Guided Notes Declaration of Independence


1. Vocabulary/concepts





2. Theory of revolution

When demands/coercion of rulers exceeds norms of fairness, in relation to
rewards for obedience, it sets in motion processes of opposition, leading to more
demands and coercion for obedience. Given sufficient support, the means of
resistance (organization, technology), and alternative political arrangements,
armed rebellion will begin.

3. Events leading to the Revolution. Note that they map onto the theory.

4. Deductive argument. First premise (rule). Second premise (facts subsumed under
rule. Conclusion (implication of first two premises).

5. Restating complex sentences as facts, lists, definitions, or rules (propositions)

New Material

1. The function of the Declaration. What IS a declaration?

2. Rhetorical devices.

Appeal to aegis.

Appeal to the people

4. New vocabulary in the document. inalienable right, tyranny,…

5. First paragraph. Reason.

6. Second paragraph. Theory of republican form of government. Summarize as a
logical sequence of propositions. This is the first premise of deductive argument.

7. The list of abuses. Second premise/facts relevant to first premise.

8. Concluding paragraph.

Guided Notes on Revolutionary America

Democracy: definition

Origins in Ancient Greece. Athens, in the territory of Attica. 500 BC

Development of polis, or city-state.

Types of Democracy: features, benefits, problems.



Direct Representative

The idea of representative government passed on to 18th century philosophers---Locke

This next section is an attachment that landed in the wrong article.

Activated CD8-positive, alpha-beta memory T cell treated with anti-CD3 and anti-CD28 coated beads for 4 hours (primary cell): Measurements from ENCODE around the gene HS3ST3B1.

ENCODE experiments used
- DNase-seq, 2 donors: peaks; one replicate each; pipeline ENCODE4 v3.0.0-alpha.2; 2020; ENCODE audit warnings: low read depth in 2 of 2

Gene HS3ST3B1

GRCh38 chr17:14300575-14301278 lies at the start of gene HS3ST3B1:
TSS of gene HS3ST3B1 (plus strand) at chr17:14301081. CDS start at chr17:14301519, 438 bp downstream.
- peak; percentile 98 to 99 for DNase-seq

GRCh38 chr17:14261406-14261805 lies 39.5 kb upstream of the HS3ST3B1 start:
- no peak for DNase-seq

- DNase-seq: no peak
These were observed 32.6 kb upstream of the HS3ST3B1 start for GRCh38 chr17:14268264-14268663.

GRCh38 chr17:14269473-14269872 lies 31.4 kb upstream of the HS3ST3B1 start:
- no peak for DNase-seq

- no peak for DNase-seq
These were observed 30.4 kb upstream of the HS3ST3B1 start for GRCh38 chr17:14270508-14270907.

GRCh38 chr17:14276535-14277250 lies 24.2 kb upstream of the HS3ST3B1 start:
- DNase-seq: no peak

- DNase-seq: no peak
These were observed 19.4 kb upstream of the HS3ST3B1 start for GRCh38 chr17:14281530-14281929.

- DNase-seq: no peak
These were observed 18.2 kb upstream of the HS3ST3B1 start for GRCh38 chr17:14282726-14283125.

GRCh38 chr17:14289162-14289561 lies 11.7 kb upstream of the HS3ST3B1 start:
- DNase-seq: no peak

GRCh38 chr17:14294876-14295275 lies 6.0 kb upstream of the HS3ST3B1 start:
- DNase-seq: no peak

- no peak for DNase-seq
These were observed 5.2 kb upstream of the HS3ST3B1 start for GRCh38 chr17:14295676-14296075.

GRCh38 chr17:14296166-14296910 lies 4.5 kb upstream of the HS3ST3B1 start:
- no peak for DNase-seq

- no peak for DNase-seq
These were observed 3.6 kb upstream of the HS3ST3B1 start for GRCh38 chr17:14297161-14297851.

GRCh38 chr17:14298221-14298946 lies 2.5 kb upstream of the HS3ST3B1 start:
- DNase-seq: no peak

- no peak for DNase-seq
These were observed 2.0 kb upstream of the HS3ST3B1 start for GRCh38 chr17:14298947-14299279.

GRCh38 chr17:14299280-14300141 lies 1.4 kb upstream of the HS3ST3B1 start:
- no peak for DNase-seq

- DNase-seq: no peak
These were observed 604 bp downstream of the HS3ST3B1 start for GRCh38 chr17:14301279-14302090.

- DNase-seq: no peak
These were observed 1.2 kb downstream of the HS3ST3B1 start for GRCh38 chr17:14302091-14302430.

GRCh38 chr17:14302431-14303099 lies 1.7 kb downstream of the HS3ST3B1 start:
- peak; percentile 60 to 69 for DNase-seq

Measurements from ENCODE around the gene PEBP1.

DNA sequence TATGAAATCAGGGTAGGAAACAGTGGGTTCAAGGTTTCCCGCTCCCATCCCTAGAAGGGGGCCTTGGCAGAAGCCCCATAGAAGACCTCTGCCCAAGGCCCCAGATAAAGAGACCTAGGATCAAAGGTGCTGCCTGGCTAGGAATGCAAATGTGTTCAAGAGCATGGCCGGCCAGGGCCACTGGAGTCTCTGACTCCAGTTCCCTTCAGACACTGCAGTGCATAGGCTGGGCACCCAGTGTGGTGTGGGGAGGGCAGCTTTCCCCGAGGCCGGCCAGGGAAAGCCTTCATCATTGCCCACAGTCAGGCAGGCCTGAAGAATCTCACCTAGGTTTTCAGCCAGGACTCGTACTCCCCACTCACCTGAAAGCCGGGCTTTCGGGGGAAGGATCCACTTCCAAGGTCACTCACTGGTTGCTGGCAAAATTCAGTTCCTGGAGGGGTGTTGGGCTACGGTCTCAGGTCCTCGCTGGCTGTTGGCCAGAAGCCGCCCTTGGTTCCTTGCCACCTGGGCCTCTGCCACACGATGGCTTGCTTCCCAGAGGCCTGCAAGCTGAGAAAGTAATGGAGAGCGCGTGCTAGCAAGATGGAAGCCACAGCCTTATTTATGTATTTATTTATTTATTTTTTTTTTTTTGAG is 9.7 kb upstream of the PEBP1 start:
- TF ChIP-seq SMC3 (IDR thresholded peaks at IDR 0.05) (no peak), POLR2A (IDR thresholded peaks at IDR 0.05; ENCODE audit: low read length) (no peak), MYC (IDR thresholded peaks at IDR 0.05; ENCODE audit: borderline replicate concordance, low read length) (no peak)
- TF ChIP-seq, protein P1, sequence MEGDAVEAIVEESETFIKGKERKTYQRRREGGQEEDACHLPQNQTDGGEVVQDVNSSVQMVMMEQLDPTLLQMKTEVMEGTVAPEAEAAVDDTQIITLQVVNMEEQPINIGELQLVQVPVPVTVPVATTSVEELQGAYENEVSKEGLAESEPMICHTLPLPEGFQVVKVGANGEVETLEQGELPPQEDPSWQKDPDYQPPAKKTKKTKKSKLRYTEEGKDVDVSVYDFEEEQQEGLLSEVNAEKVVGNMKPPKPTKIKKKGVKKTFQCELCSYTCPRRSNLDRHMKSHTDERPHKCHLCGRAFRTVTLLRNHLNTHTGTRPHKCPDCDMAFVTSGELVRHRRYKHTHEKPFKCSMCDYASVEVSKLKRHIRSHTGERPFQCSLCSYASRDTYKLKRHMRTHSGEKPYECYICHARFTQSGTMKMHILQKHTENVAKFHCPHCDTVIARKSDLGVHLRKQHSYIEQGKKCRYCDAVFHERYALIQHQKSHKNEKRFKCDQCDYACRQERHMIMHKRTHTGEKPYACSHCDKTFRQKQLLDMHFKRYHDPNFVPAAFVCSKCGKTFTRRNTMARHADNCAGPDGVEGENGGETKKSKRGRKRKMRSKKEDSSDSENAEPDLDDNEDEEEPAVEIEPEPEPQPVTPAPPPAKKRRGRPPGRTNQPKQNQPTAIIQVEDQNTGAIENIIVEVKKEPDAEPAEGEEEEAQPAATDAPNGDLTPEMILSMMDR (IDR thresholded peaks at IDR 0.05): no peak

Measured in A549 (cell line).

Guided Notes for Civics Course. E. September 21

1.Definition of Federalists and Anti-federalists.

2. Important Federalists and Anti-federalists.

3.Primary differences between Federalists and Anti-federalists as revealed in speeches and writings.

4.Implications of Federalism and Anti-federalism for a Constitution. What each group wanted and did not want.

5.The compromise between Federalists and Anti-federalists regarding the Constitution.


a.Process of ratification.

b.Date ratified.

c.States that ratified it after the fact.

7.How the Constitution is Amended?

8.The necessary and proper clause which is also known as the elastic clause.


Guided Notes on

Slavery and Westward Expansion

When the nation gained new territory, the slavery controversy intensified. Would new states be slave or free? Who would decide? States that allowed slavery were determined to prevent free states from gaining a majority in the Senate. Political compromise broke down by 1860, and when Lincoln was elected president, many Southern states decided to secede.


Many Southern states believed that Article 4, Section 2 of the Constitution

(any citizen charged with a crime from another state and fleeing to another state can be delivered to the State having Jurisdiction)

Many Northerners had strong beliefs to the contrary and sheltered runaways and helped them escape.


A Southern Democrat-though dry climate in Southwest would not support slavery.

A strong debate broke out in the Senate and Polk realized the slavery issue was not going to end.

i. Wilmot Proviso (Rep. David Wilmot, PA)=proposed that any territory the United States gained from Mexico, neither slavery nor involuntary servitude shall ever exist.

ii. Outraged Southerners. Despite Southern opposition, Northern Democrats and Whigs passed Wilmot Proviso in the House of Rep., but Senate refused to vote on it.